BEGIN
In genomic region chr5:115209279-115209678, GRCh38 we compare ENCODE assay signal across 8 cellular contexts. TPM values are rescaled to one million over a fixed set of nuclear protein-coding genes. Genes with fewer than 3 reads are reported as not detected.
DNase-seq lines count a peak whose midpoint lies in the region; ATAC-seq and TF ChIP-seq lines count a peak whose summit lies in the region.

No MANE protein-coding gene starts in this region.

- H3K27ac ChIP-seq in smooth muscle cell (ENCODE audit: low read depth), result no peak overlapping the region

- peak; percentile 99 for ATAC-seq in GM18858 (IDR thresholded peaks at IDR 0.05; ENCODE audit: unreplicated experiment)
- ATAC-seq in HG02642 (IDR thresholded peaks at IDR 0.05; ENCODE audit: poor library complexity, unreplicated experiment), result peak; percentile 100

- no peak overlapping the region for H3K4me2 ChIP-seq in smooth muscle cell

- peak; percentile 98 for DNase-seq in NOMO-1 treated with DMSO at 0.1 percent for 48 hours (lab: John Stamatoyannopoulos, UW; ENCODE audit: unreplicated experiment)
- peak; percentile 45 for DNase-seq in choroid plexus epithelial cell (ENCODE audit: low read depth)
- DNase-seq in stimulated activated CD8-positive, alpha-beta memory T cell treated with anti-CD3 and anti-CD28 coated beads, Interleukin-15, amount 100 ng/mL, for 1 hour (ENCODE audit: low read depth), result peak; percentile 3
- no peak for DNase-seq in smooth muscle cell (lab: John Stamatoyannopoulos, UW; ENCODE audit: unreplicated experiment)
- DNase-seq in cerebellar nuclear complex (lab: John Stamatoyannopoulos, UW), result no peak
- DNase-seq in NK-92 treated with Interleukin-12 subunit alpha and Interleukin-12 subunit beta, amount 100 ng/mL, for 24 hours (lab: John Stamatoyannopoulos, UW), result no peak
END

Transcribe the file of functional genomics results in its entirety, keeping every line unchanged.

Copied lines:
In genomic region chr5:115209279-115209678, GRCh38 we compare ENCODE assay signal across 8 cellular contexts. TPM values are rescaled to one million over a fixed set of nuclear protein-coding genes. Genes with fewer than 3 reads are reported as not detected.
DNase-seq lines count a peak whose midpoint lies in the region; ATAC-seq and TF ChIP-seq lines count a peak whose summit lies in the region.

No MANE protein-coding gene starts in this region.

- H3K27ac ChIP-seq in smooth muscle cell (ENCODE audit: low read depth), result no peak overlapping the region

- peak; percentile 99 for ATAC-seq in GM18858 (IDR thresholded peaks at IDR 0.05; ENCODE audit: unreplicated experiment)
- ATAC-seq in HG02642 (IDR thresholded peaks at IDR 0.05; ENCODE audit: poor library complexity, unreplicated experiment), result peak; percentile 100

- no peak overlapping the region for H3K4me2 ChIP-seq in smooth muscle cell

- peak; percentile 98 for DNase-seq in NOMO-1 treated with DMSO at 0.1 percent for 48 hours (lab: John Stamatoyannopoulos, UW; ENCODE audit: unreplicated experiment)
- peak; percentile 45 for DNase-seq in choroid plexus epithelial cell (ENCODE audit: low read depth)
- DNase-seq in stimulated activated CD8-positive, alpha-beta memory T cell treated with anti-CD3 and anti-CD28 coated beads, Interleukin-15, amount 100 ng/mL, for 1 hour (ENCODE audit: low read depth), result peak; percentile 3
- no peak for DNase-seq in smooth muscle cell (lab: John Stamatoyannopoulos, UW; ENCODE audit: unreplicated experiment)
- DNase-seq in cerebellar nuclear complex (lab: John Stamatoyannopoulos, UW), result no peak
- DNase-seq in NK-92 treated with Interleukin-12 subunit alpha and Interleukin-12 subunit beta, amount 100 ng/mL, for 24 hours (lab: John Stamatoyannopoulos, UW), result no peak